The word mushroom is derived from the Old French moisseron which is in turn derived from mousse, "moss". (This is also the origin of the desert called a mousse.) English did not get moss from Old Fench, though, as it already existed in Old English as mos meaning a swamp or bog. This meaning of moss still persists in some English place-names. It is related to a family of words which all suggest wetness, smelliness or something one would regret having stepped in - Middle High German mos "a bog", "moss" or "lichen", Flemish moze "mud", Latin muscus "moss", Old Norse myr "mire" and Lithuanian musai "the scum on sour milk".
When would you imagine that the word swamp first appeared in the English lexicon? Old English? Middle English, maybe? In fact, it first appeared in written form as late as 1691 and for many years was unknown outside of the North American colony of Virginia. It is possible that it existed prior to this in an English dialect but may simply be a Virginian variant of sump.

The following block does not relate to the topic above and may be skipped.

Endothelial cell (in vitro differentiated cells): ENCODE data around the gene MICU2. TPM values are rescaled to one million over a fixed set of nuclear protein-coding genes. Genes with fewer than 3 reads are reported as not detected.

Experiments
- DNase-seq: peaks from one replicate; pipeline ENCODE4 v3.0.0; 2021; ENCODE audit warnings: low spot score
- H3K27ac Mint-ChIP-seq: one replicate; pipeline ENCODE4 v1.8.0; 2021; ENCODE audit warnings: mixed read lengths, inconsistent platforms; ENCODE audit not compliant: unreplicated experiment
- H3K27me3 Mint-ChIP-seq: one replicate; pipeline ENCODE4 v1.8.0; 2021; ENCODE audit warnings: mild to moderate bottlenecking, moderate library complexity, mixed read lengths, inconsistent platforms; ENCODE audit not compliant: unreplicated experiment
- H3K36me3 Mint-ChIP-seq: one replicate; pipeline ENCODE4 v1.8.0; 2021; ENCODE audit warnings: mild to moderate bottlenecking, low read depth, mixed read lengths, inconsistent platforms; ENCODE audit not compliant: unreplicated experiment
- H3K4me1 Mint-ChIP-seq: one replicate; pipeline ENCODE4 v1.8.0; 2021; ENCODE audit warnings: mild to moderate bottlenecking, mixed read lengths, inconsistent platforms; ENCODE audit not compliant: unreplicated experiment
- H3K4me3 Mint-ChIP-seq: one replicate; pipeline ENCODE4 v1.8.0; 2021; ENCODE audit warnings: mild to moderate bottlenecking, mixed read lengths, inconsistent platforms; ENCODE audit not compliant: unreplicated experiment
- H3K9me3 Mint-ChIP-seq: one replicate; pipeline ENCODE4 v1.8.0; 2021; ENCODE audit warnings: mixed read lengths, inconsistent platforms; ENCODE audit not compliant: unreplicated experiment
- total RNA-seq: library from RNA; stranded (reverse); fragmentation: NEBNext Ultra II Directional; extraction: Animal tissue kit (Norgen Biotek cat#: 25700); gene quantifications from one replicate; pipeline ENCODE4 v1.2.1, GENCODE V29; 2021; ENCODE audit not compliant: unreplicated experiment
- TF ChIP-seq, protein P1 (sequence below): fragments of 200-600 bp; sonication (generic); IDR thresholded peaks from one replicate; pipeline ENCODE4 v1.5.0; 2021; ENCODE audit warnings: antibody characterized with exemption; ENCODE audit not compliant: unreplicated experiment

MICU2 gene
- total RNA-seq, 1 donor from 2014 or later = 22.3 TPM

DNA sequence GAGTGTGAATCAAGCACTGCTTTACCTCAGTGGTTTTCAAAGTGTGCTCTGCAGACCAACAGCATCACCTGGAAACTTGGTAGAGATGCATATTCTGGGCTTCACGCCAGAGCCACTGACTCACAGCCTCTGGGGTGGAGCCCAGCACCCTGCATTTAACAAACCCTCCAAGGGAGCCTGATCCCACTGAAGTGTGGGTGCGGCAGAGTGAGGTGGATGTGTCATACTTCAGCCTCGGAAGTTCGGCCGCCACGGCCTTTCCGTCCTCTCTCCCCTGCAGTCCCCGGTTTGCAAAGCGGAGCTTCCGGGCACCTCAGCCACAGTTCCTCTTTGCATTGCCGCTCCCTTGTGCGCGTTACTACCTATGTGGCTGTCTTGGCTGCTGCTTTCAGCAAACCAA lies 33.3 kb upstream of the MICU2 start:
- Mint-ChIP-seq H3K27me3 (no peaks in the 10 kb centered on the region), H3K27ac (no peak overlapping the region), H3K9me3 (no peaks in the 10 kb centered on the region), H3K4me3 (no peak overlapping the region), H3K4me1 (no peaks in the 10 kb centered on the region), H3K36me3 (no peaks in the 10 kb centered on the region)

We may not be the first to have spotted this but it seems to us that the name of sphagnum moss (from Greek sphagnos) seems awfully close to sphaggos (pronounced sphangos) "sponge". While we are speculating, how about punk? No, not the mohawk-wearing, ear-splitting kind (that derives from a 16th century word for "prostitute"), the punk we mean here is a kind of tinder. Various species of fungus, especially the polypores or "bracket fungi", have been used as tinder. The ultimate origins of punk are unknown but it has a dialect variant of funk (sorry, not that sort). This suggests to us that there may be an ancient connection between sphaggos, fungus and punk.